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March 4, 2022

Divya Victor’s ‘Curb’ Named 2022 Kingsley Tufts Poetry Award Winner

Divya Victor and torrin greathouse
And the winners are: Divya Victor (left), recipient of the 2022 Kingsley Tufts Poetry Award; torrin a. greathouse, recipient of the 2022 Kate Tufts Discovery Award

The 2022 Kate Tufts Discovery Award Goes to torrin a. greathouse for ‘Wound from the Mouth of a Wound’

 

The best poetry doesn’t offer an escape from the world but a way to engage with it, and prize-winning poet Patricia Smith hopes the work of this year’s Kingsley and Kate Tufts Poetry Award winners will become “the spark of many discussions that needed long ago to happen.”

For their stirring examinations of identity, displacement, violence, and other themes, Divya Victor has been chosen for the 2022 Kingsley Tufts Poetry Award for Curb (Nightboat Books); and torrin a. greathouse has been named the 2022 Kate Tufts Discovery Award winner for her debut collection Wound from the Mouth of a Wound (Milkweed Editions).

Victor will receive $100,000 as the recipient of the Kingsley award, which is one of the largest annual awards in poetry; Greathouse will receive $10,000 for the Discovery award, which honors the work of a poet at the start of his or her career.

They will receive their awards during a special ceremony April 20 on the CGU campus followed by a public reading and reception at the Los Angeles Public Library on April 21. As part of the Kingsley award, Victor also will return to the CGU campus in the fall for a week-long residency.

Poetry that Rattles the Rafters

Serving as this year’s chair of the judging committee, Smith (2018 Kingsley recipient for Incendiary Art) announced the selection of this year’s winners to a gathering of the Tufts community at a special call-the-winner event hosted this week by CGU President Len Jessup.

An associate professor of English at Michigan State University, Victor expressed both her shock and gratitude when she received the call.

“I feel like I’m floating. I feel like there’s been a loss of physics,” she said. She thanked the judges for seeing “what I was trying to do, what I was working to do. It was not a path that I knew until I took it, you know? Thank you.”

Curb has been described by critics as a hybrid collection that blends verse, prose, memoir and history in its examination of post-9/11 domestic terrorism in the United States and its brutal effect on the country’s South Asian communities.

“We think your book is going to rattle the rafters,” Smith told Victor. “We appreciate the work, the research, the way you zoned in and put us close to what we needed to know, the way you changed the conversation. I don’t think anything that comes after you will make as much impact.”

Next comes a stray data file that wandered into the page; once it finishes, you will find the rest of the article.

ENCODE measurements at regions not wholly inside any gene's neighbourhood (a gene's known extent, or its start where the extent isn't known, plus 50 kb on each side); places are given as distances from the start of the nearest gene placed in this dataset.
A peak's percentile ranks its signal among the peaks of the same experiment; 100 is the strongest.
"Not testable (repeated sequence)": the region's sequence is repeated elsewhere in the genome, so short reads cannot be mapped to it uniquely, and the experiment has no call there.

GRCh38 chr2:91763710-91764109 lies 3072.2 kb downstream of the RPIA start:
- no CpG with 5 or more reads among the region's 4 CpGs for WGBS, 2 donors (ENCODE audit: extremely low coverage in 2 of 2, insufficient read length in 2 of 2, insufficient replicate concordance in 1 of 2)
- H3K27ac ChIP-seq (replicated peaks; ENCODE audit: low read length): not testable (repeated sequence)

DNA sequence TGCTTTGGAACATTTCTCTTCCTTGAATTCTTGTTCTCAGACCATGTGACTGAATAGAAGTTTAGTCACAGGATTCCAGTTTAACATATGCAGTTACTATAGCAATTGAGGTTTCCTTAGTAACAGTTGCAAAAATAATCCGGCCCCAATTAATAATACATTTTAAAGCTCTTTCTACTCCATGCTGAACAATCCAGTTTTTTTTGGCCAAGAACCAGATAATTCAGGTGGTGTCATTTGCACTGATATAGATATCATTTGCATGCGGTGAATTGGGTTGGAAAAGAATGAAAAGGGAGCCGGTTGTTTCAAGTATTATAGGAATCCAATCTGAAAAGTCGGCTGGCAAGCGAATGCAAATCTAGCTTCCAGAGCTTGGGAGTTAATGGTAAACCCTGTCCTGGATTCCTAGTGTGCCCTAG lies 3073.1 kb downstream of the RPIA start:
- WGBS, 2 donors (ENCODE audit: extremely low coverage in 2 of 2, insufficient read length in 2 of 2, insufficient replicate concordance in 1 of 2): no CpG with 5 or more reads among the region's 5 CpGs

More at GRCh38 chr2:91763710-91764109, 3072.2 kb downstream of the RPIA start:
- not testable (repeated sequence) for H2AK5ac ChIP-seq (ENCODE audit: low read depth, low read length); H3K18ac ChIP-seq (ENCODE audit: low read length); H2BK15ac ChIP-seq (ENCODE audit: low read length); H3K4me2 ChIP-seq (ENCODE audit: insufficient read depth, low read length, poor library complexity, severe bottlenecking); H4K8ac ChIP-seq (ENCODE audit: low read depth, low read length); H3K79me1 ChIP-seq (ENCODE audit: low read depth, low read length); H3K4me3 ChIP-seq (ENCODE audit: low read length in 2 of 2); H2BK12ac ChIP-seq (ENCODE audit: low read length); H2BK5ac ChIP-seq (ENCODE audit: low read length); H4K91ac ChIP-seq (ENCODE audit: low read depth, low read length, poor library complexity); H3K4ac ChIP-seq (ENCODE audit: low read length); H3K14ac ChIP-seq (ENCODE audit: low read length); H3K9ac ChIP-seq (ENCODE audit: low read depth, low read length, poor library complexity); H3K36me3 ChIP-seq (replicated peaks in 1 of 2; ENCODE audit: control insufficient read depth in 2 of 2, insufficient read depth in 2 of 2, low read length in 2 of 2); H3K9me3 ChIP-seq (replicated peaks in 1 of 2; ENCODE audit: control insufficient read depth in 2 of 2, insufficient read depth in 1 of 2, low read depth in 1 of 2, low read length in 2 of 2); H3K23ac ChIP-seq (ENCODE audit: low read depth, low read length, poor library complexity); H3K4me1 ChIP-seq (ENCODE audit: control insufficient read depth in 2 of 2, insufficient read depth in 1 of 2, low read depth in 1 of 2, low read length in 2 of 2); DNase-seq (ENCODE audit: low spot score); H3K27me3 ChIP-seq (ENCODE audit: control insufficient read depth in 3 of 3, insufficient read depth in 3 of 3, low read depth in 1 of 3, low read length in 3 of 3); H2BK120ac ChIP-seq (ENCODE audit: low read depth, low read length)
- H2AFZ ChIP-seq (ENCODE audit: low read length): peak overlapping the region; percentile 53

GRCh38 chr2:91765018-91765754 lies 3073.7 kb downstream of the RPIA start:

Similarly Smith praised Greathouse for a collection of poems that is not only “very confrontational, but that shows us things we never see, things that we’re afraid to confront, afraid to read, and I think this book will be the cause of many fantastic conversations.”

Greathouse discusses in a recent Kenyon Review interview how her debut book engages with self-mythologization, the perspectives of a trans woman who is also a person with disabilities, and the related “triangulated position of identity.”

When she received the phone call from Jessup—who was joined by Smith and Lori Anne Ferrell, the Tufts Awards director and dean of CGU’s School of the Arts & Humanities—the news left her nearly speechless.

Greathouse said she was stunned to have her book singled out from so many wonderful poets.

“I’m just honestly in awe,” she said.

Making the calls (from left): CGU President Len Jessup, Finalist Judging Chair Patricia Smith, and Tufts Director and SAH Dean Lori Anne Ferrell.

A Collegial and
Supportive Judging Process

More than 300 books were submitted for consideration, and the work of winnowing down submissions to a pool of finalists was conducted by screeners Douglas Manuel, Lois P. Jones, and Alexandra Umlas.

The work of choosing the finalists was led by Smith along with Pomona College Professor of English Prageeta Sharma, City of Los Angeles Poet Laureate Lynne Thompson, Virginia Tech Professor of English Carmen Giménez-Smith, and 2019 Kate Tufts Discovery Award winner Diana Khoi Nguyen.

Smith said the judging process was robust but collegial and supportive.

“I’ve gotten lots of questions about how much blood was left on the floor and if we were all still speaking to each other,” she said. “I guess there are some judging situations where that is an issue. But we all brought our knowledge as poets to the table, our knowledge of what the world is like and what poetry is doing for it to the table, and we all respected each other immediately. It was very pleasant. I would like to get together with these ladies and discuss poetry any time.”

Smith gives high marks to the judging process

For Ferrell, the announcement of this year’s winners as the world faces so many troubling challenges–a global pandemic, continuing political divisions, a deeply unsettling war–couldn’t be more timely or necessary in reminding us of the importance of fostering (and keeping) human connections.

“Prolonged crises bring out the best, and the worst, in people,” she said, “Poetry is especially well-equipped to express—to cradle or corral—both the best and the worst, to acknowledge and give a voice to a full range of emotions. We need outlets for anger and despair as well as for love and comfort—poetry gets at the heart of these. That is what I think this year’s Tufts winners, and all of our finalists, are showing the world at a time when this is needed most.”